The chief opponent of Gov. Bobby Jindal’s plan to turn over a health plan for state employees from the government-operated Office of Group Benefits to Blue Cross says such a transfer of operations will actually cost state tax payers $154 million, undercutting the chief claim of the Jindal administration that privatizing operations of OGB will be a money saver.
In a press release issued Thursday morning, Rep. Katrina Jackson, D-Monroe, provides the 2013-2014 budget request from OGB to Jindal’s office — a routine request state agencies must make to justify their spending. The four attached documents (reproduced below) demonstrate, according to Jackson, that privatizing the health plan’s operations, is fiscally irresponsible:
Attachment A: Reflects a request for an overall increase for approximately $264,696,853.00 (Line 24) for OGB. This figure has not been explained and therefore, the purpose of the above increase can not be determined nor calculated.
Attachment B: Reflects a decrease by $24,006,450.00 in OGB’s administrative costs and other expenses (Lines 5, 10, 11, 15, and 20).
Attachment C: Reflects an increase of $739,978,762.00 in administrative fee payments to Blue Cross Blue Shield.
Attachment D: Reflects a decrease by $557,670,900.00 in the PPO claims payments and $3,500,000.00 to United Behavioral Health for disease management (Lines 22 and 27 respectively).
Deducting all of the “savings” represented by the decrease in dollar amounts for OGB administrative costs and other expenses ($24,006,450.00); OGB PPO claims payments ($557,670,900.00); and United Behavioral Health payments ($3,500,000.00), from the amount requested to be paid to Blue Cross Blue Shield ($739,978,762.00) shows that there is a net amount of $154,801,412.00 being paid to BCBS without explanation.
This deal will cost the state an additional $154,801,412.00.
“It is not sound fiscal policy to pay more for services while laying off 177 individuals. These documents prove that we are not saving the state any money. We are, in fact, actually requiring the state to pay more,” Jackson concludes.
Last week, appearing before a joint House-Senate committee, Commissioner of Administration Kristy Nichols, seeing that House members would not go along, withdrew the administration’s plan to turn the remaining 62,000 state policies over to Blue Cross. (Blue Cross already administers 164,00 policies in OGB’s HMO plan.) Some Republican House members who were not supportive of the plan were also stripped of key committee assignments in keeping with Jindal’s heavy-handed MO.
According to Gannett’s Mike Hasten, JindalCo. hopes to bring the issue up again on Friday, although Rep. Jackson is challenging the timing of the meeting.
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DEC 6 Here we are, at the top of another bad list: this time, Louisiana has the (dubious) honor of beating out all other states when it comes to gutting higher ed funding, this Picayune story reports. The American Association of Colleges and Universities says our cuts (nearly 18 percent this year alone) are the highest in the nation. Three-fourths of the states increased funding last year, with the top spender increasing funding by 28 percent. This is a great legacy for our governor, right?
DEC 6 Blogger Lamar White Jr. takes a look at the creepy effort over in Baton Rouge, wherein the southern, lily-white area of the city wants to secede from the union, er, create its own "city" and take all the really fat sales tax cows with it. Turns out the group campaigning for the move is a for-profit corporation, and Lamar says that means its effort won't pass legal muster.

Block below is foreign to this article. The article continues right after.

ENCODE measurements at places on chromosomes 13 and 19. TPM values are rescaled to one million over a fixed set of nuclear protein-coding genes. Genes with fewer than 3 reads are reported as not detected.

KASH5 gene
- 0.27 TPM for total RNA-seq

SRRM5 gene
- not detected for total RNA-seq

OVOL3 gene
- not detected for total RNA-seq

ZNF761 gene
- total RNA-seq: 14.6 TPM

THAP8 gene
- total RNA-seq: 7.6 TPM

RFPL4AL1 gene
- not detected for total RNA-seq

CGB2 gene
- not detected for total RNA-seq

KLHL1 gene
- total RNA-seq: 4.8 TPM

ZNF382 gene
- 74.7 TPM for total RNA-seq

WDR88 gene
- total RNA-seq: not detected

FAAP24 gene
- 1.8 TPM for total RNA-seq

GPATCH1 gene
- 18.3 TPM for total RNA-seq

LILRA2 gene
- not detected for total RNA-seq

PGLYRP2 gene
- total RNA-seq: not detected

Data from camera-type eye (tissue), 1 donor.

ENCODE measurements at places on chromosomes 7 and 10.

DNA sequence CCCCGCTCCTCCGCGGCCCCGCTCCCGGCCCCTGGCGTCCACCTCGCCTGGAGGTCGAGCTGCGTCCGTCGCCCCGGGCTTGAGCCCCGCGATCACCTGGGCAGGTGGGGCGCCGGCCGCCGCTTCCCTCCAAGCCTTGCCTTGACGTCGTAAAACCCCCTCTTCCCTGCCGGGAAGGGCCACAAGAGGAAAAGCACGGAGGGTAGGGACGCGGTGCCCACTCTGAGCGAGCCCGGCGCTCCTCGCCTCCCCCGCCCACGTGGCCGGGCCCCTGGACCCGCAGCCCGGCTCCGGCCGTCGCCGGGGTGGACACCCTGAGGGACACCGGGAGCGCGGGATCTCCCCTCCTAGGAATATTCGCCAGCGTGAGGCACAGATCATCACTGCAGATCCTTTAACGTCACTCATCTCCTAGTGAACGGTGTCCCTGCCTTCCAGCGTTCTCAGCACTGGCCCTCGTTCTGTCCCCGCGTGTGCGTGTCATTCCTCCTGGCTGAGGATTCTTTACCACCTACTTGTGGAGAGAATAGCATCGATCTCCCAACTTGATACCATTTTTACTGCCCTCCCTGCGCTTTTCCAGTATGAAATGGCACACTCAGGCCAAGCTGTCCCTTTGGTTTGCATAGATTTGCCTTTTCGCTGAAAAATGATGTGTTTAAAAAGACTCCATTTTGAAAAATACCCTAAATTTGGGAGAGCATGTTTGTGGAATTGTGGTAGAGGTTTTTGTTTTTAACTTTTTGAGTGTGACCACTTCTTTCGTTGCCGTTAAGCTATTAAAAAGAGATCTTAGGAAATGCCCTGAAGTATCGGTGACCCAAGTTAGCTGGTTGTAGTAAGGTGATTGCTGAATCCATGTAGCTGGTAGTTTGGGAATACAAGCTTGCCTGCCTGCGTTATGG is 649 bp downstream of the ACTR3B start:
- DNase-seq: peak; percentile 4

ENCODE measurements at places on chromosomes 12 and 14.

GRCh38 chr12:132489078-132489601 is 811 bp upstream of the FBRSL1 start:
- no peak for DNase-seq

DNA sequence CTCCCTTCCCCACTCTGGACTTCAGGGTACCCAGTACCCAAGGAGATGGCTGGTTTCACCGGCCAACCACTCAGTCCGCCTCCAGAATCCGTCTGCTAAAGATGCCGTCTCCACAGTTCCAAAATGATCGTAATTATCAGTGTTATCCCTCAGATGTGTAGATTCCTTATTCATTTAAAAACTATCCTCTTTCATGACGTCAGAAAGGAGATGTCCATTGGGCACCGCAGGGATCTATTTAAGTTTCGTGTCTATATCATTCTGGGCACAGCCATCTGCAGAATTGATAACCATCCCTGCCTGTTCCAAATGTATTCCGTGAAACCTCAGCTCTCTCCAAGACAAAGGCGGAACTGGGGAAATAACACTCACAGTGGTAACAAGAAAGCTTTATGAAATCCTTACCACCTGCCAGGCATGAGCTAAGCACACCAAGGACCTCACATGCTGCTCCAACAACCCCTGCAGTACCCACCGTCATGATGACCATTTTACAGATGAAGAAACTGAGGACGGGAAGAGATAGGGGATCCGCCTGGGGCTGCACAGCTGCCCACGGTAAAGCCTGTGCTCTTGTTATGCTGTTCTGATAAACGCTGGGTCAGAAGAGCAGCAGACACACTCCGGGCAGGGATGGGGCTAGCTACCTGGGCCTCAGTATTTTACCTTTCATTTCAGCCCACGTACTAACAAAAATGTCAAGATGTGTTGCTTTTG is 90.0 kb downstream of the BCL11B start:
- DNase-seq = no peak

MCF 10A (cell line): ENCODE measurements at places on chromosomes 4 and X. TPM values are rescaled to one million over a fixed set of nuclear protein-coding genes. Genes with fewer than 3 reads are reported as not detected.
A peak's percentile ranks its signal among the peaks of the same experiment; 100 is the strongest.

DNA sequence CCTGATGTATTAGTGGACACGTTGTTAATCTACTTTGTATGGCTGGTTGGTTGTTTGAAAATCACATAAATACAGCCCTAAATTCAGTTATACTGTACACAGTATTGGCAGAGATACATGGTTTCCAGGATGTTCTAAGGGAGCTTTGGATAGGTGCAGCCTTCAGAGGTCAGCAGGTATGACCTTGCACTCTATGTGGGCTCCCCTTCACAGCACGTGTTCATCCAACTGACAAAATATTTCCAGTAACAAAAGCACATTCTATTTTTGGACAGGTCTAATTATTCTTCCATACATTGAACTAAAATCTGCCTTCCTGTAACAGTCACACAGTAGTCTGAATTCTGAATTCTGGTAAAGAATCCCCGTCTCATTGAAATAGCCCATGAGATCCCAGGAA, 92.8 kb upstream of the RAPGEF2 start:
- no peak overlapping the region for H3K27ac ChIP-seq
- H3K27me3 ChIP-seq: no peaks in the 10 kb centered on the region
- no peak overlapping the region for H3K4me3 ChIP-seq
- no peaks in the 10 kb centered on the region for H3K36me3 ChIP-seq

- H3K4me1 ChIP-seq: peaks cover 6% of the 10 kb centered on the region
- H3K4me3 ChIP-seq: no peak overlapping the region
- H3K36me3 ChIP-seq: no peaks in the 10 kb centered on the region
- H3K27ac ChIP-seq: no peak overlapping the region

DEC 6 Blogger Tom Aswell tells us about some fishiness he found in the state worker's comp office. There's some confusion about when one guy started working there, and there's also some involvement by a GOP lege from Hammond. It's all just another example of the Jindal administration's actions that "defy explanation," Aswell says.
DEC 6 Edwin Edwards may think it's possible he will be governor again, but columnist James Gill isn't so sure. Edwards would have to get a presidential pardon to run for governor -- unless he wants to wait until he's 99, Gill says. But even Edwards' many supporters should probably hope he doesn't get that, because there's no real chance he can win, Gill says.
DEC 6 Here's an interesting post on DIG Magazine for football history buffs. It's about the Pelican Bowl, the Bayou Classic and the history of black college football. It's a trip down memory lane and the story of a "mythical black college national crown." What killed it? Trying to compete with the Bayou Classic.
DEC 6 Nelson Mandela became famous while sitting in prison, where he was a symbol of apartheid. But his enduring legacy was his ability to forgive, to reach out a hand of peace to heal his country of division and oppression, and the Picayune talks about this aspect of his personality. The story also reminds us of the more light-hearted moments Louisiana shared with the former President of South Africa.
DEC 6 We've all been passed by a nut on the highway and assumed the driver was on drugs. Maybe that's not hyperbole: here's a story from the Picayune about a guy riding around with a meth lab in his back seat. One wonders if his insurance policy included coverage for random explosions.
DEC 6 Here's a new blog in the NOLA Defender; it's called Shift Change, and it's all about cocktails. This installment by Rhiannon Enlil focuses on the sazerac, the enigmatic cocktail made with absinthe. But Enlil also introduces herself, a long-time NOLA bartender who has "a lot of booze" in her house.
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